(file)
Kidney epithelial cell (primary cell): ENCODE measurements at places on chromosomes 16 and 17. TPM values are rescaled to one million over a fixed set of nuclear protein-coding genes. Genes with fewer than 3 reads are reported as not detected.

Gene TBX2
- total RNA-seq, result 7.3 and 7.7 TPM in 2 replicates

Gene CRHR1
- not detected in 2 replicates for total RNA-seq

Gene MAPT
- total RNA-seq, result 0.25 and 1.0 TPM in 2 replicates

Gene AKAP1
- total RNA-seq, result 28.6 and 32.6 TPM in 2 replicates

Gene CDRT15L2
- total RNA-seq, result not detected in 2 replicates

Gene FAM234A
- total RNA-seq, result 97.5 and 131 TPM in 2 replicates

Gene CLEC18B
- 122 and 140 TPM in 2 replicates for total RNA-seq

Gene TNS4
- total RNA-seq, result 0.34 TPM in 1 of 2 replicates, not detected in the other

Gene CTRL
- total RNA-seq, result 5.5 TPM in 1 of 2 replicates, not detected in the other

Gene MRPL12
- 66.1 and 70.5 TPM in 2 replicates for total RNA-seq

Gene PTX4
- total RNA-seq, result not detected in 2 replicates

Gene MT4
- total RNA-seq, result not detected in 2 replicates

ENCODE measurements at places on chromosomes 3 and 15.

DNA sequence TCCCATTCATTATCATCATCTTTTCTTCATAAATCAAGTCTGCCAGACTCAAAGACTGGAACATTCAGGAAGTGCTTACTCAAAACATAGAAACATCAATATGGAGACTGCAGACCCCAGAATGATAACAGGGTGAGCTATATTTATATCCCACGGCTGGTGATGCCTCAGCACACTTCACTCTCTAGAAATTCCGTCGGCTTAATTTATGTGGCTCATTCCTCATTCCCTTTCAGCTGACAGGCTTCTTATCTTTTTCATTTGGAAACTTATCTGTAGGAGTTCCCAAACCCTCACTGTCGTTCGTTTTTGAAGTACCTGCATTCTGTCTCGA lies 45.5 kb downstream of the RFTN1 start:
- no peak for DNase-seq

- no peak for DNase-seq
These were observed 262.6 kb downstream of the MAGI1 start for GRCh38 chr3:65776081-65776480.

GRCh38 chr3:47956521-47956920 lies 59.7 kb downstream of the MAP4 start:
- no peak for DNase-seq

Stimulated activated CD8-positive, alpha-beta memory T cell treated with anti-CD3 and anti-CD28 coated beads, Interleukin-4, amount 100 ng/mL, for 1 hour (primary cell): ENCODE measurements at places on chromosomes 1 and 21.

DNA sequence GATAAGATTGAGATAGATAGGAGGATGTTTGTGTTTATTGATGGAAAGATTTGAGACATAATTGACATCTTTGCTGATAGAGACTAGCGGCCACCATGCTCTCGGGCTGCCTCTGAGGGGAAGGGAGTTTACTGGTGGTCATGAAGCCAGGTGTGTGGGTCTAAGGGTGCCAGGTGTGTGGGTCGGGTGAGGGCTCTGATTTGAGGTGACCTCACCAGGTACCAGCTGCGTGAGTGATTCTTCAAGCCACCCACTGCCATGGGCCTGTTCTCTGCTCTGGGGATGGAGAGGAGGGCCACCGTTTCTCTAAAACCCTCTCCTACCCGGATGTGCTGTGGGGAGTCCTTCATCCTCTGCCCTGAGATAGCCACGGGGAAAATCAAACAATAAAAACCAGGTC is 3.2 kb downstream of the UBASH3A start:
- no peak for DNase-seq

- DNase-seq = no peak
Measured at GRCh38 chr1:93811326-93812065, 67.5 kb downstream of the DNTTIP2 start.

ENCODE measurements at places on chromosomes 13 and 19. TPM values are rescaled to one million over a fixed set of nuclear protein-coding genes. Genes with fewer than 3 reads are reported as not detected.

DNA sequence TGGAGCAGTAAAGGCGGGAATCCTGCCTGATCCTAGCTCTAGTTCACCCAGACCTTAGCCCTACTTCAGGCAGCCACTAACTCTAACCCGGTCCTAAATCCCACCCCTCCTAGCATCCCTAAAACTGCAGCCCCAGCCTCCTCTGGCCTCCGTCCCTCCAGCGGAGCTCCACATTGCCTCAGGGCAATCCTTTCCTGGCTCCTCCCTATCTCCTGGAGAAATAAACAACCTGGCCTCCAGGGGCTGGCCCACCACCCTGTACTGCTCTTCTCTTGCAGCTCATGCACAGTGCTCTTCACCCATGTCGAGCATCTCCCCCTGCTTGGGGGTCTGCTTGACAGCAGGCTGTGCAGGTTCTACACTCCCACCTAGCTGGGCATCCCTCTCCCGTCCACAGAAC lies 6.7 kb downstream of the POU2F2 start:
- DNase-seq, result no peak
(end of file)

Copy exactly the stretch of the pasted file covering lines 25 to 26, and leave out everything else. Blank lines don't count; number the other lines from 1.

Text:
- total RNA-seq, result not detected in 2 replicates

ENCODE measurements at places on chromosomes 3 and 15.